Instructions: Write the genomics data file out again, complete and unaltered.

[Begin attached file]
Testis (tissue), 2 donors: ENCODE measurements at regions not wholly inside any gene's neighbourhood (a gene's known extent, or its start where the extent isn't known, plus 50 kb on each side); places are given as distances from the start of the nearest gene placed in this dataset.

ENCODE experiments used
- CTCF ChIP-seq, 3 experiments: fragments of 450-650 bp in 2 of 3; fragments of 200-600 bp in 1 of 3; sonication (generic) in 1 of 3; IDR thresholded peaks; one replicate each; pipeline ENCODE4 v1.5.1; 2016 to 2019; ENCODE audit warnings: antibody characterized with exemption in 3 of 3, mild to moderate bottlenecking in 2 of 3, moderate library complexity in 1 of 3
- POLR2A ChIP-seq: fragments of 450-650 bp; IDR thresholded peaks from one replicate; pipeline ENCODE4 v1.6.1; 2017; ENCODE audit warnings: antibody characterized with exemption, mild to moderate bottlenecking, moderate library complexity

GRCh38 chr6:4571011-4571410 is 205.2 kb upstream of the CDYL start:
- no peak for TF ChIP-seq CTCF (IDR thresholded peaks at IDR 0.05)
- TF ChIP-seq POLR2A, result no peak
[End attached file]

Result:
Testis (tissue), 2 donors: ENCODE measurements at regions not wholly inside any gene's neighbourhood (a gene's known extent, or its start where the extent isn't known, plus 50 kb on each side); places are given as distances from the start of the nearest gene placed in this dataset.

ENCODE experiments used
- CTCF ChIP-seq, 3 experiments: fragments of 450-650 bp in 2 of 3; fragments of 200-600 bp in 1 of 3; sonication (generic) in 1 of 3; IDR thresholded peaks; one replicate each; pipeline ENCODE4 v1.5.1; 2016 to 2019; ENCODE audit warnings: antibody characterized with exemption in 3 of 3, mild to moderate bottlenecking in 2 of 3, moderate library complexity in 1 of 3
- POLR2A ChIP-seq: fragments of 450-650 bp; IDR thresholded peaks from one replicate; pipeline ENCODE4 v1.6.1; 2017; ENCODE audit warnings: antibody characterized with exemption, mild to moderate bottlenecking, moderate library complexity

GRCh38 chr6:4571011-4571410 is 205.2 kb upstream of the CDYL start:
- no peak for TF ChIP-seq CTCF (IDR thresholded peaks at IDR 0.05)
- TF ChIP-seq POLR2A, result no peak